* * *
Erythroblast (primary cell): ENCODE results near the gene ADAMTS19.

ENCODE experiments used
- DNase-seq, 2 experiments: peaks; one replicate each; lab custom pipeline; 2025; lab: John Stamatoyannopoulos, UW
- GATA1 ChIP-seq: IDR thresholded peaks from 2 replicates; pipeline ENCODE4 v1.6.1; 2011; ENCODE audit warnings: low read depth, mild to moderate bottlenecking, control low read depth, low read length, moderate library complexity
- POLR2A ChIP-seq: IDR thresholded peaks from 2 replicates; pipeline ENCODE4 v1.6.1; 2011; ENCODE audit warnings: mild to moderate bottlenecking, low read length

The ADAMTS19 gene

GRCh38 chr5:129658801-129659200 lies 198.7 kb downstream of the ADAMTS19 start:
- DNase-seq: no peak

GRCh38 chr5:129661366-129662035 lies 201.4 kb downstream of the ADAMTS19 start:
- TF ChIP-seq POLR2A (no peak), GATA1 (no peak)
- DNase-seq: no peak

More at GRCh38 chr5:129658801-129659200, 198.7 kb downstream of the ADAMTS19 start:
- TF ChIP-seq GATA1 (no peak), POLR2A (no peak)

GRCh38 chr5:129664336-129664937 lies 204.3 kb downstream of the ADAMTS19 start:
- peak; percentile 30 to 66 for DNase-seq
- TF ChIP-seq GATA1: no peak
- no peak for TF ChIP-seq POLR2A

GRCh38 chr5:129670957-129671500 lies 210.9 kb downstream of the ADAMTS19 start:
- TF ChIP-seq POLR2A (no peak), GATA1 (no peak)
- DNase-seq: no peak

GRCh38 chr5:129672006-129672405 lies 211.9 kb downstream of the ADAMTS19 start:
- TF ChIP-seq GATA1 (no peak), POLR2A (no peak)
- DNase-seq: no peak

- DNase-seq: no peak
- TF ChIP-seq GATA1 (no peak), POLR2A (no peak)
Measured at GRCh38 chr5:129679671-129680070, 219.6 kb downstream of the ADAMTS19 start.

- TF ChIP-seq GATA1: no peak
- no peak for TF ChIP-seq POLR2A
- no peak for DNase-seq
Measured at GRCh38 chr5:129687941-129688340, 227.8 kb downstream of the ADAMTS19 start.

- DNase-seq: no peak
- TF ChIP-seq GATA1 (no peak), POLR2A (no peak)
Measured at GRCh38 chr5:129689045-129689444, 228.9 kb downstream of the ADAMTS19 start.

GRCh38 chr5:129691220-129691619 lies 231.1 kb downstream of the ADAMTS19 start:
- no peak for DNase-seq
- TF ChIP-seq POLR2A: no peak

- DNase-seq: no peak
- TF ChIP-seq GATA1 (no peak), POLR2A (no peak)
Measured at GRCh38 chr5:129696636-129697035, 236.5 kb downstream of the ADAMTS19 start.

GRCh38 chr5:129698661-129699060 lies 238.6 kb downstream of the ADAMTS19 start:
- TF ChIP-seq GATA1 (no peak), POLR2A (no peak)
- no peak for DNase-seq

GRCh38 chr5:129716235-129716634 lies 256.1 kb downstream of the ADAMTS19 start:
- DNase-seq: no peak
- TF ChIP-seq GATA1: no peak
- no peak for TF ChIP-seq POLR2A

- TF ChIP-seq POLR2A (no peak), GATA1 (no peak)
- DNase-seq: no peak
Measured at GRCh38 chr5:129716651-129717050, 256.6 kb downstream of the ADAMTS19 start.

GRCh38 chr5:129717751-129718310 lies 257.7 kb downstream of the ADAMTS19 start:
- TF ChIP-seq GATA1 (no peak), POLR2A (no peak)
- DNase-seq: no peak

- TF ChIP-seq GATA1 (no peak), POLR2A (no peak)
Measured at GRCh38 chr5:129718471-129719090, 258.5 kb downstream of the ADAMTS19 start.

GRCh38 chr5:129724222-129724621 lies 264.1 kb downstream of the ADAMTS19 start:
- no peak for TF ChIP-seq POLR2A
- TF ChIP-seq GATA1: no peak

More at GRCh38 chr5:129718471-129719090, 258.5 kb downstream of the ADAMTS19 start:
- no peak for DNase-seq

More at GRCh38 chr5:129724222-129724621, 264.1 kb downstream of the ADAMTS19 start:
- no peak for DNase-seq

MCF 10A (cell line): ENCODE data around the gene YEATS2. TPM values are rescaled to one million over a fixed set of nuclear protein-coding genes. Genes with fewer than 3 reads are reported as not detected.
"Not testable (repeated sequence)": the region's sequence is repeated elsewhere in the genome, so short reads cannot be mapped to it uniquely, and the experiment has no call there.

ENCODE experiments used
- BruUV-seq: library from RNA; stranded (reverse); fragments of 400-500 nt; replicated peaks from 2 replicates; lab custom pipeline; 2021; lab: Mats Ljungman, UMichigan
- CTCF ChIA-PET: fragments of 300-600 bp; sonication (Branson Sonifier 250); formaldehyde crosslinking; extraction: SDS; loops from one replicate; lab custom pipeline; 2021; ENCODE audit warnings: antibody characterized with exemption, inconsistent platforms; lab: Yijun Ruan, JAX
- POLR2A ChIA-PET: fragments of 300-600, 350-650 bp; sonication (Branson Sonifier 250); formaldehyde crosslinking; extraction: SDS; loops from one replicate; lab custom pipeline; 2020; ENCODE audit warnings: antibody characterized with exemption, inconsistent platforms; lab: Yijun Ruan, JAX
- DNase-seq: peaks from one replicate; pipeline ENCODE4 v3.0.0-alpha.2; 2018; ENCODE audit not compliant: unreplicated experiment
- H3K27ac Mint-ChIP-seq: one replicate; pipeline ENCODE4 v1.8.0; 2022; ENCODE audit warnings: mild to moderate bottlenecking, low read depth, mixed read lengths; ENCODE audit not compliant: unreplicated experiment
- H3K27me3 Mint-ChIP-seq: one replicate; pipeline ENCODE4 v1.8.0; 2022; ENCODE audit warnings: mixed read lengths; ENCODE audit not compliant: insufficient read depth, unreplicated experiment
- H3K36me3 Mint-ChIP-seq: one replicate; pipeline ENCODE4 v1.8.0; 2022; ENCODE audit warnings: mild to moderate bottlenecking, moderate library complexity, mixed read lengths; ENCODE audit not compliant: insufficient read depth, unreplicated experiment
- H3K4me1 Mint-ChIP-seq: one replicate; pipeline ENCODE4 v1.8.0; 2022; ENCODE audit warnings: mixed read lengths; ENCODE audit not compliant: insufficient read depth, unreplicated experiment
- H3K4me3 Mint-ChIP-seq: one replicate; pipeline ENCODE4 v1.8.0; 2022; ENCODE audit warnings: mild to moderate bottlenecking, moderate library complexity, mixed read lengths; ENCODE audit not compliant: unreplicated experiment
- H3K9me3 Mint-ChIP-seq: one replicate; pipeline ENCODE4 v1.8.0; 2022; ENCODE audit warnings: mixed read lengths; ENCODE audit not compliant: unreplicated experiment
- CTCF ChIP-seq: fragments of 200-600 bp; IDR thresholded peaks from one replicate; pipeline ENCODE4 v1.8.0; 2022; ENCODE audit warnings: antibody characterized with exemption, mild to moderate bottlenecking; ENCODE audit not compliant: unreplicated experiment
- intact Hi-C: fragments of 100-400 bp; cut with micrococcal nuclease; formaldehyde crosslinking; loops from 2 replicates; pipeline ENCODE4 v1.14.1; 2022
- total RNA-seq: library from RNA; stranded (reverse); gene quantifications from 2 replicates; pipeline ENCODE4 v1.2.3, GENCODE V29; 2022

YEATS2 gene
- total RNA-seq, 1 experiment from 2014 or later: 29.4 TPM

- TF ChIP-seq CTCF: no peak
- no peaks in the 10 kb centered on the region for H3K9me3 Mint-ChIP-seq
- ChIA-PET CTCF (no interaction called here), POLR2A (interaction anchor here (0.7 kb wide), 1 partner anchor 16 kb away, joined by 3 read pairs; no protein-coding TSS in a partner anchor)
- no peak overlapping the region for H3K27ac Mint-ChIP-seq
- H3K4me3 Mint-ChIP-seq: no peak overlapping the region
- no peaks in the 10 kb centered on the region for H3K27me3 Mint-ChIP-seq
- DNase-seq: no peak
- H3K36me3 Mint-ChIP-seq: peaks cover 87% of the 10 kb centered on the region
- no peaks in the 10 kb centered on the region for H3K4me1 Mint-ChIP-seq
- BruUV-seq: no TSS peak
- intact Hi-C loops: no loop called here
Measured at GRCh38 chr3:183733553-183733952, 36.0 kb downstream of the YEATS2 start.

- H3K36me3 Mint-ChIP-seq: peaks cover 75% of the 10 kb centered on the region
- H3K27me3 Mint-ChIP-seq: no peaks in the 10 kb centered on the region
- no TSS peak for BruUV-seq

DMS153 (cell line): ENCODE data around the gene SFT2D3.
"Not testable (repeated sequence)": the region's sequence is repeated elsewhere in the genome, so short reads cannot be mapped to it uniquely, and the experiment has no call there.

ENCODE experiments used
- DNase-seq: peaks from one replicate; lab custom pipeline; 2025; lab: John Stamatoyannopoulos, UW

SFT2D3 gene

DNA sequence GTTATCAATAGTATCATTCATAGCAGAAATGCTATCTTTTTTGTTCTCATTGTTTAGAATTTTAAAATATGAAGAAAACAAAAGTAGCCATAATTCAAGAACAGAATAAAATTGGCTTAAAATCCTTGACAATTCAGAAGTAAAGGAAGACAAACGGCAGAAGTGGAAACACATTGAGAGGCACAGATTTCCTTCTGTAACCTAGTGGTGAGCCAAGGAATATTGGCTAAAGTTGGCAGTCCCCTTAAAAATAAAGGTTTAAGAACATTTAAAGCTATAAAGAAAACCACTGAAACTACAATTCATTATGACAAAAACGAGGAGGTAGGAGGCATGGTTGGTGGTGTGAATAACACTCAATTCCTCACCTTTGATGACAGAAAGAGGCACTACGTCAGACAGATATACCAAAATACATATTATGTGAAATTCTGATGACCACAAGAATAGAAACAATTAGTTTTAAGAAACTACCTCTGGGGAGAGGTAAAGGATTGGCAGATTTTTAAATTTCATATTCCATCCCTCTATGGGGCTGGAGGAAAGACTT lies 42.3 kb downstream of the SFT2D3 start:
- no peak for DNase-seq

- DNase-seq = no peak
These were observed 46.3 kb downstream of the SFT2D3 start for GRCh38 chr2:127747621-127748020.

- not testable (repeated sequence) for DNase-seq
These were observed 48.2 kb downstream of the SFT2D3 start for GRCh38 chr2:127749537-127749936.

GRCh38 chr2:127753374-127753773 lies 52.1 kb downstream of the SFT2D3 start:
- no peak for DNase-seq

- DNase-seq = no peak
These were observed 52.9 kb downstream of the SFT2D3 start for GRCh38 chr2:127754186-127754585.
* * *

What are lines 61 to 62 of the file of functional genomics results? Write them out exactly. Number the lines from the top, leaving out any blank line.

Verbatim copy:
- no peak for DNase-seq

MCF 10A (cell line): ENCODE data around the gene YEATS2. TPM values are rescaled to one million over a fixed set of nuclear protein-coding genes. Genes with fewer than 3 reads are reported as not detected.